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From the Editors: The Liberty of Translating Freedom
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From the Editors
The Liberty of Translating Freedom

A single and all-embracing definition of freedom is possible only when approached from within an isolated cultural and political space characterized by a clear differentiation between “us” and “them.” Freedom then means overcoming any restraints experienced by “us.” As soon as one gets outside such a “closed system” with its artificially imposed homogeneity and monologism, freedom acquires a whole range of interpretations, even mutually contradicting ones. In a composite and multicultural society freedom can stand for transcending the isolationism and parochialism of a group (as in the case of Jewish emancipation from the Pale of Settlement) or, on the contrary, for reinforcing the barriers protecting the indigenous way of life (for example, in the case of peoples of Siberia or nomads). Emancipation from economic dependence and inequality can be achieved through a massive onslaught on political freedom. Gender equality comes at the cost of eroding the social order and culture based on the semiotics of the sexes. The political self-determination of a national group on the basis of territorial sovereignty produces “national minorities” and thus amplifies the problem of inequality and discrimination. Eventually, “freedom” emerges not as a universal category but as a practice of self-expression and self-realization of an individual or a group. Thus, in the heterogeneous cultural and political space, achieving freedom becomes a problem of the mutual translation of diverse subjectivities, that is, of the interpretation and coordination of their interests and aspirations. The “technical” question of translation comes to the fore: who translates the Other and how (in what language)? [End Page 16]

The problem of the interconnection of freedom and translation (between different languages, in the broadest sense) is vividly and insightfully formulated in the essay “Escaping Intelligibility: Translation and the Politics of Knowledge” published in the “Methodology and Theory “section. Its author, Nivedita Menon, professor at Jawaharlal Nehru University in Delhi, essentially describes the predicament of translating between local circuits of knowledge within the imperial situation, which is characterized by irregular and multidimensional diversity. This diversity is always situational and contextual,1 and it is therefore impossible in principle to compose a universal “dictionary” of unequivocal translations between the phenomena and concepts of different clusters of a large open system. Nivedita Menon warns against the temptation of direct translation “of the unfamiliar into the familiar” at any cost, and the belief in the achievability of complete mutual transparency and intelligibility by local systems of knowledge. Duly registering the centrality of the situation of “a radical heterogeneity of voices in public spaces, with which we cannot help colliding, and cannot hope to contain,” she leaves open the question of how exactly a universal communicative space of “incomplete transparency” and partial translation should be sustained. Will the rejection of the normative and universalist common language of modernity alleviate the very threat of establishing asymmetrical relationships between “partly intelligible” cultures and social groups, and the hegemony of one against the other? Is there not a contradiction between the perception of the structure of the multicultural society as an open-ended system (“imperial situation”) and the one-dimensional reading of communicative processes in it (rendered as either parity, or domination)? Obviously, these questions go beyond the scope of Menon’s essay, but it is useful to keep them in mind while reading other contributions to this issue of Ab Imperio dealing with various aspects of the problem of “mutual intelligibility,” freedom, and hegemony.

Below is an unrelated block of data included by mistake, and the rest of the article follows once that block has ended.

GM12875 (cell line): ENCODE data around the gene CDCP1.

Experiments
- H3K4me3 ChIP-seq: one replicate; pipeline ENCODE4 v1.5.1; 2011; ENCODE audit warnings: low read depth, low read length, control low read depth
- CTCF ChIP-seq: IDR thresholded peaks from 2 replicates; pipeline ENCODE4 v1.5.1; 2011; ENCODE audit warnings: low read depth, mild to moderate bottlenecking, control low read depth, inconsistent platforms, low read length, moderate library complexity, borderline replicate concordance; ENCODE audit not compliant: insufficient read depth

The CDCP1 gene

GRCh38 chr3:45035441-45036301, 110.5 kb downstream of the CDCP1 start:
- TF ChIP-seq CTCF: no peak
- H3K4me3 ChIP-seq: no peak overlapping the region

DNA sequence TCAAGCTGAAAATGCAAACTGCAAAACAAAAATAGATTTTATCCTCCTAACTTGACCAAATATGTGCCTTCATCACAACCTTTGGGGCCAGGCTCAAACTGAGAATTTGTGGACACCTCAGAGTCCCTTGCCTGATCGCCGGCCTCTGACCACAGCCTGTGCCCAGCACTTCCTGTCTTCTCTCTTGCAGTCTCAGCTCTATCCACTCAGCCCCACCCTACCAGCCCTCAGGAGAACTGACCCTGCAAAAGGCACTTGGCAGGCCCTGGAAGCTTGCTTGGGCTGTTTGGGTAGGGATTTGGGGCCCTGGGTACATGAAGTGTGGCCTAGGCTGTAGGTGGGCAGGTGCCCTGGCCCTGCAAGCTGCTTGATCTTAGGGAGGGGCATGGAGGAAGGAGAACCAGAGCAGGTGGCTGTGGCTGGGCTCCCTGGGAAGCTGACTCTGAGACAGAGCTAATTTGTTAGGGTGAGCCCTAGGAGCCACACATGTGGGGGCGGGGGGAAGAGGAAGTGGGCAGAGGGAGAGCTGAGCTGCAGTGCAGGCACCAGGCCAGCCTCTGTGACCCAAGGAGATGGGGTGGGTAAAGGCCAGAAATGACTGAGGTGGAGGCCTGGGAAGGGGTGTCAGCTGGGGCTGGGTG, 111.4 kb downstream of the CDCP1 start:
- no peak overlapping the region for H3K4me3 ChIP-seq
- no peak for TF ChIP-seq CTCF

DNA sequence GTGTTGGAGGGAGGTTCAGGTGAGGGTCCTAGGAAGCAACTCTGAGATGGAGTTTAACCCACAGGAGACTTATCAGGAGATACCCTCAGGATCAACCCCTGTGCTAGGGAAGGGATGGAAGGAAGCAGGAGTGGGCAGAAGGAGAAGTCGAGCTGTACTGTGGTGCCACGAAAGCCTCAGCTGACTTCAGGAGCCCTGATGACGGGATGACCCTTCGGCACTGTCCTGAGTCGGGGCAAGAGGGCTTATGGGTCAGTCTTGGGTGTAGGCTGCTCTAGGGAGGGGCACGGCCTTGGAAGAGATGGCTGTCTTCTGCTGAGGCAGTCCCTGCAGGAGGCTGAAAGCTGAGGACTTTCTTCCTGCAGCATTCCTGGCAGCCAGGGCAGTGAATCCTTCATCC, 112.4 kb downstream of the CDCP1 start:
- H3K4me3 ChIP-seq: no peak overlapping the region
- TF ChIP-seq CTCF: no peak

Opening the “History” section, the article by Michael D. Gordin on the priority dispute over who discovered the periodic system of chemical elements reveals the central role of the translator in establishing and sustaining the hierarchy of academic authority: it was the inaccuracy of the translation of a Russian-language article by Dmitrii I. Mendeleev into German that predetermined the initial perception of his research by the world community of chemists as nonoriginal. But the story of Mendeleev also shows that the [End Page 17] hegemony of the universal language of modern knowledge (in this case, of the German language dominating chemistry) was not total, even though mastering that language was a...